Table 2

Content of the interview of the Asylum Seekers Health and Wellbeing Survey

Health examination

Health examination measurements are carried out following the EHES protocol.24 The content of the health examination is outlined in table 3. The health examination of adults and 13–17 year-olds consists of standardised measurements of weight, height, waist circumference, upper arm circumference, blood pressure and a dental examination. For children belonging to the 7–12 years age group, health examination consists of measurements of weight and height, dental examination and evaluation of condition of the skin. The health examination of children aged 0–6 years consists of evaluation of the condition of the skin and examination for BCG scar.

Table 3

Content of the health examination of the Asylum Seekers Health and Well-being Survey

Linkage with register-based data

On separate consent, data collected during the TERTTU Survey can be supplemented with unified national electronic health record data of the reception centres on the basis of the unique personal identity number. This allows for following the health of asylum seekers from the initial point of arrival to Finland throughout the entire reception processes. On a separate consent, data collected during the TERTTU Survey can be supplemented with data from the national registers on the health, well-being and health service use of those who have been granted an asylum (table 4). Feasibility of this record linkage will be evaluated after a follow-up period. Record linkage with national registers provides with a unique opportunity to examine how the health of asylum seekers evolves throughout their life course.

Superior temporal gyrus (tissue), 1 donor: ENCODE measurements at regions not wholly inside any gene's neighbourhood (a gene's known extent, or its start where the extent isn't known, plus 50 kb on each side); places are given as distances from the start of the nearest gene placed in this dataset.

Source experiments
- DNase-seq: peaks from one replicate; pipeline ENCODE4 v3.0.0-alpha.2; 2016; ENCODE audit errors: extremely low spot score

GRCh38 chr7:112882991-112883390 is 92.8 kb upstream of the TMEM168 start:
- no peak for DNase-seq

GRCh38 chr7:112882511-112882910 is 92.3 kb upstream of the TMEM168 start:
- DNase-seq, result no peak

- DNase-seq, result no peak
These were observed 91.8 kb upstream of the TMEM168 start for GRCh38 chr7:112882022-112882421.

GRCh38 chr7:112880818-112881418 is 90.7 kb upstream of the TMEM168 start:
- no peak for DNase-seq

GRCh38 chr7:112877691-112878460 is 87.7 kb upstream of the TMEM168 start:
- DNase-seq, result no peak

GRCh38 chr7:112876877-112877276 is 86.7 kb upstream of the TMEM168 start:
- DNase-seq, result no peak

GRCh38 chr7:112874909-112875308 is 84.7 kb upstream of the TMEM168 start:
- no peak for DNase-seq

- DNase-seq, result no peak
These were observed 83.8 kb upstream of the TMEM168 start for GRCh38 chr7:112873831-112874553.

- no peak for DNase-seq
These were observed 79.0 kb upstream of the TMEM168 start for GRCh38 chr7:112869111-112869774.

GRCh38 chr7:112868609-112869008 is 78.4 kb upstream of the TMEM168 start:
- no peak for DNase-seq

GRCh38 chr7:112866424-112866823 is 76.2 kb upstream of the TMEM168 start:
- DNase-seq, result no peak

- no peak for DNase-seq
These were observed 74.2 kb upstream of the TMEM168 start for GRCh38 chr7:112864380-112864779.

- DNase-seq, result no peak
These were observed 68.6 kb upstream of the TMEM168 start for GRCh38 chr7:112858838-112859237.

Table 4

Potential register linkages in the TERTTU Survey

Linkage with biological data from the immunity against vaccine preventable diseases study